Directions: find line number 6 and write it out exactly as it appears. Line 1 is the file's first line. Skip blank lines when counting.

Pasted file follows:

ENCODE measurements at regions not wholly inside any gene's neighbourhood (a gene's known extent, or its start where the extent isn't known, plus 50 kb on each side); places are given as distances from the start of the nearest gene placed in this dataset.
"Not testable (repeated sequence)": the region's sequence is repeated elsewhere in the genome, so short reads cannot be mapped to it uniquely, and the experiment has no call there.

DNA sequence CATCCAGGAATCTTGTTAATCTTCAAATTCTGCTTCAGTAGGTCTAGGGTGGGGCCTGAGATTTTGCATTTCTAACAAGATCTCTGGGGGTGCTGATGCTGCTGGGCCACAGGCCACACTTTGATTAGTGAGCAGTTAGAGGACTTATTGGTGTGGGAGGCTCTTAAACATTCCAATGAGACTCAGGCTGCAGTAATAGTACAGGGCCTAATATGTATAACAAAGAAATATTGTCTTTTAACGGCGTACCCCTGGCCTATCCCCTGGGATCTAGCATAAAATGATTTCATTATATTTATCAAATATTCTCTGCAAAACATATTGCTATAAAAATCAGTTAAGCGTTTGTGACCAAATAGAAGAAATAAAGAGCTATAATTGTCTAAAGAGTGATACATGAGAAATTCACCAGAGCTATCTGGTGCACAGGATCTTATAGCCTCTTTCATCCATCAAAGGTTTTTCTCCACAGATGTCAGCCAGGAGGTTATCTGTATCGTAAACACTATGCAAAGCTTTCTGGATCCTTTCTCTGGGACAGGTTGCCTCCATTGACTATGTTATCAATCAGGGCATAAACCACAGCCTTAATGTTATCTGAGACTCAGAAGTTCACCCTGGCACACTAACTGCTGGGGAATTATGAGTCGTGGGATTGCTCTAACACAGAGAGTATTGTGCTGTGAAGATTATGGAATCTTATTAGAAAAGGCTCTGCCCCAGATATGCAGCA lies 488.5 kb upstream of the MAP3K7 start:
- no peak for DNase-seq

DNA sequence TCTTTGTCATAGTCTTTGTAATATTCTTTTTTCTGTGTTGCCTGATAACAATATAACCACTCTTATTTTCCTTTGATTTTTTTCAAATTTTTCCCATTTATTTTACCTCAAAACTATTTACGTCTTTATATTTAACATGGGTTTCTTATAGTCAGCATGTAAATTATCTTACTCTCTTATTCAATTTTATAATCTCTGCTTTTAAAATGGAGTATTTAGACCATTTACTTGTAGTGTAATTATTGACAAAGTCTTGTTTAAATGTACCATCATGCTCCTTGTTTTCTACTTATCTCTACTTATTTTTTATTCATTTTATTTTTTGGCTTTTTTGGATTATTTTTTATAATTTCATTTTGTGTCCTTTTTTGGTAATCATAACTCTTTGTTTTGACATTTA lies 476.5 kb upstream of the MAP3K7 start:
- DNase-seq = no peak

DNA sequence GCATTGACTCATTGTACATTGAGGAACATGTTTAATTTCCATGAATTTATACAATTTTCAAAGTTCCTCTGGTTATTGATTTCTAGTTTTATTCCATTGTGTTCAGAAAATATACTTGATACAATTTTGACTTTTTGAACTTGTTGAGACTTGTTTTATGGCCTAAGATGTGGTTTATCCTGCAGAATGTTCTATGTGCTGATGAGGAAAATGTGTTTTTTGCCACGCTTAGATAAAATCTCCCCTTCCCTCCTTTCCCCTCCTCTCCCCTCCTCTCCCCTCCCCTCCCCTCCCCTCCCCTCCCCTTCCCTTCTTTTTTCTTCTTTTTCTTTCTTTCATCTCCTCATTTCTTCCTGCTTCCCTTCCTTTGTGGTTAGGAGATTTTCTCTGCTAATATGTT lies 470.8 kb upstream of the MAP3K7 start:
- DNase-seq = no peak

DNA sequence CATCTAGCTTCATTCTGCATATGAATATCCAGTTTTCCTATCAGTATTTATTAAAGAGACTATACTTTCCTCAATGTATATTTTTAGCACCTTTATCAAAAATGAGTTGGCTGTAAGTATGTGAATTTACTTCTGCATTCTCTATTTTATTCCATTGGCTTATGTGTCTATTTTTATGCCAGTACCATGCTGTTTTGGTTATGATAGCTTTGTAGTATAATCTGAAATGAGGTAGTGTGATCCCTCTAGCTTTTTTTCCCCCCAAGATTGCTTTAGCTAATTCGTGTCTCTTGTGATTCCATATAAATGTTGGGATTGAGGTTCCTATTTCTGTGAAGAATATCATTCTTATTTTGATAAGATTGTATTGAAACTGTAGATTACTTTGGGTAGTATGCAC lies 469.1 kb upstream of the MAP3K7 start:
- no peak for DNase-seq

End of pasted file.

- DNase-seq = no peak